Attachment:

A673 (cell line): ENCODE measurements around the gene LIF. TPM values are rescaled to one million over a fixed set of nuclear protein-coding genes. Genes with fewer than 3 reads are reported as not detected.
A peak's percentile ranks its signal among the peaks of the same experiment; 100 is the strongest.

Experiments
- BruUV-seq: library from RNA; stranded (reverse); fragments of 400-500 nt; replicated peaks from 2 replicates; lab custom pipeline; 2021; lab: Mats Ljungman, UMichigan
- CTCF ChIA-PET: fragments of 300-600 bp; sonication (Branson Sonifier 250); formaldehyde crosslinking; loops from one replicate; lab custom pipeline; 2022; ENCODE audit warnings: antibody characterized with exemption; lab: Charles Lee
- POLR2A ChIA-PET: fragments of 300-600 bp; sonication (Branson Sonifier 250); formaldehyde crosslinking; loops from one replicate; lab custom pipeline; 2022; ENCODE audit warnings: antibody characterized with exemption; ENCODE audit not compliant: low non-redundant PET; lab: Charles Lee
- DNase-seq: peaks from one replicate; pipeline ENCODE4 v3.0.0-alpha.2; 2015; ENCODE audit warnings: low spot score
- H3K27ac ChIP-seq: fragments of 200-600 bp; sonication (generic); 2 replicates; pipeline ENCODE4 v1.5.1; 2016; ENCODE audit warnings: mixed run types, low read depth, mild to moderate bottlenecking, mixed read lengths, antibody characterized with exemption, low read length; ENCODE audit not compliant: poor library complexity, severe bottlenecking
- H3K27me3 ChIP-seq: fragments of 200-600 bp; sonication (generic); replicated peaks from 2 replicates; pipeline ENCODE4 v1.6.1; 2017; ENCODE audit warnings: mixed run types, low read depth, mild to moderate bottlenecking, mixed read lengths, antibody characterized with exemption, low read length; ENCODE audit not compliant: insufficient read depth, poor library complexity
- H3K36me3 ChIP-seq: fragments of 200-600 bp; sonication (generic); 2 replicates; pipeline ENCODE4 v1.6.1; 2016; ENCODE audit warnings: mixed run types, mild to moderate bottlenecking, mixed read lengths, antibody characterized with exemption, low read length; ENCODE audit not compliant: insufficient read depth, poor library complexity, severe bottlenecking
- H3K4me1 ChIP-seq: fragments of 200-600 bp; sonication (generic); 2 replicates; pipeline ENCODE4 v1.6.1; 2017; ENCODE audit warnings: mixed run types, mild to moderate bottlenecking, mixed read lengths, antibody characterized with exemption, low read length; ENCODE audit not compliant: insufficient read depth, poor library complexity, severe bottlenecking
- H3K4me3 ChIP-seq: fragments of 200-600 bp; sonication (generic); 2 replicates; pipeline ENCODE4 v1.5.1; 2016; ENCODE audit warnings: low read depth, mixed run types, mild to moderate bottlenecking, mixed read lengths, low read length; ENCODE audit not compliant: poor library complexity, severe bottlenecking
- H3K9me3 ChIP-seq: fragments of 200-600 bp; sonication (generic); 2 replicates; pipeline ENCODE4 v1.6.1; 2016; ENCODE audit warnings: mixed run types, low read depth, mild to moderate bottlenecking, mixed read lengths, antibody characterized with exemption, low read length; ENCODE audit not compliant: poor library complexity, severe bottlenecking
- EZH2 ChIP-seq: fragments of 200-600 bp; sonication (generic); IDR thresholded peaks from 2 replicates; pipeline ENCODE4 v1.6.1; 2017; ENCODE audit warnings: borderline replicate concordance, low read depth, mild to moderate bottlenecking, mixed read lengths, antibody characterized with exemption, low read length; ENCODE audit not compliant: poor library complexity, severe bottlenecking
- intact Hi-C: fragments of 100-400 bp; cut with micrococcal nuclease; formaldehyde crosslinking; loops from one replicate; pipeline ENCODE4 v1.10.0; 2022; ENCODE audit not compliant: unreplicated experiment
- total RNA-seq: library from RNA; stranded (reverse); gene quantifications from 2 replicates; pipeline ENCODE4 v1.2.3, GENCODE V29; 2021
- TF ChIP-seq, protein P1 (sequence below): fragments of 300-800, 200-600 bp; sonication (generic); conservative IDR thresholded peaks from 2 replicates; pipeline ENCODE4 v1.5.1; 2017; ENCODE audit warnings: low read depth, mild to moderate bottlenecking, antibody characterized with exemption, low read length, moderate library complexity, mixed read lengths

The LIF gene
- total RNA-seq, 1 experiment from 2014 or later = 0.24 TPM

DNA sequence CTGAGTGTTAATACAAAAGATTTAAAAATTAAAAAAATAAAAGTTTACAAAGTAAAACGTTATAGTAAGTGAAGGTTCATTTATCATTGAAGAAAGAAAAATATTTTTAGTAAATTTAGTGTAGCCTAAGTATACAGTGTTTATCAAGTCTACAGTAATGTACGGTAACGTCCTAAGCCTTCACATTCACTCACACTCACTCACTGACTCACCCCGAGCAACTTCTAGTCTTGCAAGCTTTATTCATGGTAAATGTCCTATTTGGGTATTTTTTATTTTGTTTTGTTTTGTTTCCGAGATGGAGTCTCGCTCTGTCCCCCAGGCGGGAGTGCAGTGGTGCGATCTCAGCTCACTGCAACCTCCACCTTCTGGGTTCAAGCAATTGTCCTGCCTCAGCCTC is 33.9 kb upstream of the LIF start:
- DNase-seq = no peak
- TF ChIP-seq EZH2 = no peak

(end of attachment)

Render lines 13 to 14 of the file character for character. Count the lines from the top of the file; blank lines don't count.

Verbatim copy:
- H3K9me3 ChIP-seq: fragments of 200-600 bp; sonication (generic); 2 replicates; pipeline ENCODE4 v1.6.1; 2016; ENCODE audit warnings: mixed run types, low read depth, mild to moderate bottlenecking, mixed read lengths, antibody characterized with exemption, low read length; ENCODE audit not compliant: poor library complexity, severe bottlenecking
- EZH2 ChIP-seq: fragments of 200-600 bp; sonication (generic); IDR thresholded peaks from 2 replicates; pipeline ENCODE4 v1.6.1; 2017; ENCODE audit warnings: borderline replicate concordance, low read depth, mild to moderate bottlenecking, mixed read lengths, antibody characterized with exemption, low read length; ENCODE audit not compliant: poor library complexity, severe bottlenecking